The one that definitely caught my attention the most is Sky Swap AI: an AI-powered feature that lets you replace dull skies in your images. But there are other new features too, and it seems that On1 is serious about competing with Adobe and Skylum.
Let me ask you a question. Is this photo REAL or FAKE?
This might be a difficult question, because the answer depends on what you define as real or fake.[Read More…]
A few days back, I compared Photoshop and Luminar AI Beta’s sky replacement feature. When I turned to Luminar AI, I struggled with a mountain that was too warm for my taste. It turns out, I managed to overlook an important sky replacement tool; the masking brush. In this article, I will show you how to use masking to improve the sky replacement algorithm. Further, I also have a closer look at what Skylum calls Augmented Sky.
Skylum’s goal with Luminar AI is to create a processing software for the casual user who doesn’t want to spend hours editing an image. The developers have designed the software to help photographers make quick and precise adjustments using the power of AI.
It’s time to employ masks and play around in Augmented sky.
It looks like sky replacement has been the most popular AI editing tool this year. It was first introduced in Luminar, then Photoshop, and finally Luminar AI. Judging from our tests, both Luminar and Adobe did a pretty good job developing the tool. But the question is: are photographers gonna use it?
From what I’ve seen, the opinions on this kind of tool are divided. Some photographers embraced it immediately, while others refuse to use it. Joshua Cripps falls within the second group and says that he’ll never use sky replacement in his work. In this video, he gives you some reasons for it, and he has some pretty good arguments.
I have tested Photoshop’s new sky replacement feature which yielded some very nice results. But, how does it compare with Luminar? Skylum was the first software developer to implement an AI algorithm that swapped a boring sky with a nice one with no effort. Of course, this has caused some controversy and plenty of discussion among photographers.
Skylum has kindly allowed us to test the beta version of the upcoming Luminar AI. I decided to pit the two pieces of software against each other. I did so with some challenging photos to see how they par and what are the differences if any.
A few days ago I tested Photoshop’s new Sky Replacement feature on a tricky waterfall image. Since Photoshop handled that challenge so well I, started wondering if the same “sky replacement” feature will work the same with a night photo. Well, actually, it was shot in the early morning in Jotunheimen, Norway. The sky, however, was shot in the evening that same day.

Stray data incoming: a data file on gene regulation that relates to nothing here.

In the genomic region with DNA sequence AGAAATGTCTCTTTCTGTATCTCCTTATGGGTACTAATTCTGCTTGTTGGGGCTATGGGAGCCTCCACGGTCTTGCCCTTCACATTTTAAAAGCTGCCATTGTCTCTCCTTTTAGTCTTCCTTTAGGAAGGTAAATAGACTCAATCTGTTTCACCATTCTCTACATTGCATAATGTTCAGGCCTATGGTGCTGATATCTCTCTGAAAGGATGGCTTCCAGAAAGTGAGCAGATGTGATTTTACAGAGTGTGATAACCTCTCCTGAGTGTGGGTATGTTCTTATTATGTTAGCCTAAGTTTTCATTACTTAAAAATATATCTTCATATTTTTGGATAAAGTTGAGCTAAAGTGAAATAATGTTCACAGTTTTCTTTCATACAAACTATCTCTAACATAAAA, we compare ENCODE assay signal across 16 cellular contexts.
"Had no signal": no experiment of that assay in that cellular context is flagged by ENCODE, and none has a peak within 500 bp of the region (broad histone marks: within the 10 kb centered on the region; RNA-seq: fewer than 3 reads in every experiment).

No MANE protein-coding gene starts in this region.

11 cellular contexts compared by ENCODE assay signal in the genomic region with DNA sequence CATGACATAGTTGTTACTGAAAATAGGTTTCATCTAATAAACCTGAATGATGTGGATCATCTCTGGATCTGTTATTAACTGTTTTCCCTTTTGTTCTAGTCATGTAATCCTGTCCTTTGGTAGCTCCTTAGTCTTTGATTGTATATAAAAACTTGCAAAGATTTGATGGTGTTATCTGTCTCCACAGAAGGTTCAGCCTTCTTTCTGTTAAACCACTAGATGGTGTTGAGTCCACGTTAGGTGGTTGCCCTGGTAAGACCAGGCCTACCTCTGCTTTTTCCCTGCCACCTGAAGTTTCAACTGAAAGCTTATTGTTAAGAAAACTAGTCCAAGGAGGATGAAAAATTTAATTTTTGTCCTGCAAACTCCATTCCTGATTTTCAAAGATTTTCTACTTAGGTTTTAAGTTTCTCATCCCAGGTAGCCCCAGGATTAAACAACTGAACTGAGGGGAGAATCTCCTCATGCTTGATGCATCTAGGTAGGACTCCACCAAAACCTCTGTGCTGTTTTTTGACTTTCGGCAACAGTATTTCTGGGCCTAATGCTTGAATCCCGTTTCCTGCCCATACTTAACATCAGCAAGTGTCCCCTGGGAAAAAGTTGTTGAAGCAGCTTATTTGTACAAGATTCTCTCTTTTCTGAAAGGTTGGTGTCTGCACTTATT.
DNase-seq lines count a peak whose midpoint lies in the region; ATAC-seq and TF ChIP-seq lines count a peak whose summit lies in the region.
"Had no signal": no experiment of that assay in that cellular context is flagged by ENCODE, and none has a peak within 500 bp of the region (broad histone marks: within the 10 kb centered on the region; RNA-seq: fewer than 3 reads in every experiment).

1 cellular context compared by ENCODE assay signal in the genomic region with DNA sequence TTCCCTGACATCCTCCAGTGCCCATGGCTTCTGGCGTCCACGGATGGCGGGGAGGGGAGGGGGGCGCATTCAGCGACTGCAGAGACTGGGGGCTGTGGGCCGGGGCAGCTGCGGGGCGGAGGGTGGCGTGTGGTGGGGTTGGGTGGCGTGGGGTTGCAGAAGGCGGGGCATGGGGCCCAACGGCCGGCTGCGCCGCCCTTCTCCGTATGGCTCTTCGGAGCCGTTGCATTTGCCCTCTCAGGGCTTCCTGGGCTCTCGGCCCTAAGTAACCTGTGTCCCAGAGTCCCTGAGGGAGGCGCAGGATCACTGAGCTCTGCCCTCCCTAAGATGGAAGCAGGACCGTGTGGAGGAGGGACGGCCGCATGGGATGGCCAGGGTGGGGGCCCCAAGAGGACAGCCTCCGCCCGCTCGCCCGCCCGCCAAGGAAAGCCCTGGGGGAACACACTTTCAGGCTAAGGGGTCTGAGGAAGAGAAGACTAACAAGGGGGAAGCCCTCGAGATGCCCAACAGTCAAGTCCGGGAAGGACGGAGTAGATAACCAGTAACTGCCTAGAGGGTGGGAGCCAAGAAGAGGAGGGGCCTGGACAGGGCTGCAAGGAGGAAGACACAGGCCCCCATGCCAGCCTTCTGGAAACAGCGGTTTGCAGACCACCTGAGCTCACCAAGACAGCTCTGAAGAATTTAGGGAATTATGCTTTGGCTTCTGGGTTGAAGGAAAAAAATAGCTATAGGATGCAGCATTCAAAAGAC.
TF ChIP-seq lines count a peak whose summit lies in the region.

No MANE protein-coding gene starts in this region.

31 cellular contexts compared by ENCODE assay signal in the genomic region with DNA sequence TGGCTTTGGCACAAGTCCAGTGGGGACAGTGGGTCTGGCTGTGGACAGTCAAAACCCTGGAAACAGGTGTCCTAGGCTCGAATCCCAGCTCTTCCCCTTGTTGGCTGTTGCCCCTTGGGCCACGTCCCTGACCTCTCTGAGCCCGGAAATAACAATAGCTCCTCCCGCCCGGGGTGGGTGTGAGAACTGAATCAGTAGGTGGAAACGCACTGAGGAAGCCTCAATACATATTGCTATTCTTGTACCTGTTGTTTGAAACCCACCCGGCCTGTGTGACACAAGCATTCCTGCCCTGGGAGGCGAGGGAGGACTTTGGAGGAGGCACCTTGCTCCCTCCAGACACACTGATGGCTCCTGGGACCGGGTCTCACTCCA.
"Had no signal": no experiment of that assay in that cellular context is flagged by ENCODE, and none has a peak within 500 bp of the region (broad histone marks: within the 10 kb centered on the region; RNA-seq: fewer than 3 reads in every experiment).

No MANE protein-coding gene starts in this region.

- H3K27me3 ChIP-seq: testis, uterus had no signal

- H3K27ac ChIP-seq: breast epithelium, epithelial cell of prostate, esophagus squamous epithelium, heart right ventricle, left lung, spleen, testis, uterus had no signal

I was hanging with Dag Ole Nordhaug, testing the Samyang 18mm. We had some amazing scenery around us, but sadly very little going on in the skies. There were no clouds above, just low hanging clouds and fog rolling from the mountains. I had actually planned to trash the morning image, but when Photoshop released their latest update I changed my mind. It is very difficult to add a new sky to an image when fog and clouds bleed into the sky. How will the “new” Photoshop handle this challenge, I thought to myself. Let’s find out.
The major Photoshop upgrade of October came with several new features. For landscape, cityscape, and architectural photographers, the most interesting update is the Sky Replacement feature. Luminar has had this feature for about a year already, and finally, Adobe has caught up.
I have a rather tricky waterfall image shot on a gray day with a more or less blown out sky, and I am keen to test out the new feature on this image. How will Photoshop handle all the branches protruding into the sky? Will the algorithm recognize what is the sky part of the image? Blending a sky into this image by hand using masking techniques would most likely have been very time-consuming.
Skylum keeps teasing the new features that are coming to Luminar AI. The latest novelty is a new and improved Sky Replacement that is now more accurate than before. Sky Replacement 2.0 now automatically adds water reflections to your landscape photos. Along with some other enhanced details, Luminar AI will now make your composite images more realistic and believable.
After Skylum, Adobe has decided to join the party and give us an AI-powered sky replacement feature. Soon, you’ll be able to automatically replace the sky in Photoshop in only a couple of clicks. Adobe has shared a sneak peek at a new feature, and I have to admit that it looks quite impressive!